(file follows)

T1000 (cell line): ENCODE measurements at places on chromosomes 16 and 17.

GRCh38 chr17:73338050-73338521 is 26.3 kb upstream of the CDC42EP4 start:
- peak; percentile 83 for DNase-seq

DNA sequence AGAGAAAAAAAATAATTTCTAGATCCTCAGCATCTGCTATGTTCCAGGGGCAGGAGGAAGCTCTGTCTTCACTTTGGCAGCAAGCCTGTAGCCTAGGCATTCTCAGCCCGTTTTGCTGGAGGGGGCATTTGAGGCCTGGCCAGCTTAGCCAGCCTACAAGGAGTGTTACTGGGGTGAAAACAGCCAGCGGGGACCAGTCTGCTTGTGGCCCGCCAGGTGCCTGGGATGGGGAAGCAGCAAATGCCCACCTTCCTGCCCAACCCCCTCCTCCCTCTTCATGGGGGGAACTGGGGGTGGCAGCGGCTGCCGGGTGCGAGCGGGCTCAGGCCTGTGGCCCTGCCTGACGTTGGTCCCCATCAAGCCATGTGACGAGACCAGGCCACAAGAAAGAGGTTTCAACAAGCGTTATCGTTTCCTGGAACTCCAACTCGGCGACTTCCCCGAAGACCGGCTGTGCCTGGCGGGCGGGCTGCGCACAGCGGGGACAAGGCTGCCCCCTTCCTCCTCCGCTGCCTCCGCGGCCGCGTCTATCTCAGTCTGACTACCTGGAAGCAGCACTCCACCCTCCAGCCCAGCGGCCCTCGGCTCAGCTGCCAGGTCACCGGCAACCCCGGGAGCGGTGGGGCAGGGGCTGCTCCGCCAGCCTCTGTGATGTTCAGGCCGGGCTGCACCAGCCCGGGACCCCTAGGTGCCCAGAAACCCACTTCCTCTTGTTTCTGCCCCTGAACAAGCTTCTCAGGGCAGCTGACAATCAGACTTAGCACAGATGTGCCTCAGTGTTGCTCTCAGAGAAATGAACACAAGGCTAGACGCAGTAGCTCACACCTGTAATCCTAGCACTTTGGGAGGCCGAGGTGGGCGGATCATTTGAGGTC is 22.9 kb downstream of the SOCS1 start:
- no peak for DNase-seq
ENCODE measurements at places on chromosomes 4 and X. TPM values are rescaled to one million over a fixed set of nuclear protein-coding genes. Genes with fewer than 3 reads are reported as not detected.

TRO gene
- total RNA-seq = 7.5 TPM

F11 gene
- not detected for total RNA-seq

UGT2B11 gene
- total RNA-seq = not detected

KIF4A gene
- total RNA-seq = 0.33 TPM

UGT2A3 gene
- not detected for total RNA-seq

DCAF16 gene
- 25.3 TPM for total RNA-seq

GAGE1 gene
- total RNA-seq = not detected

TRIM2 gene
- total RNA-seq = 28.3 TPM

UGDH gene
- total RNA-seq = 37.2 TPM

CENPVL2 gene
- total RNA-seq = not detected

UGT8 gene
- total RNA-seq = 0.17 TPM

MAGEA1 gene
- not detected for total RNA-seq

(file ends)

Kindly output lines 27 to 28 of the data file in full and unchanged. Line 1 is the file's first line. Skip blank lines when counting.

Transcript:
UGT8 gene
- total RNA-seq = 0.17 TPM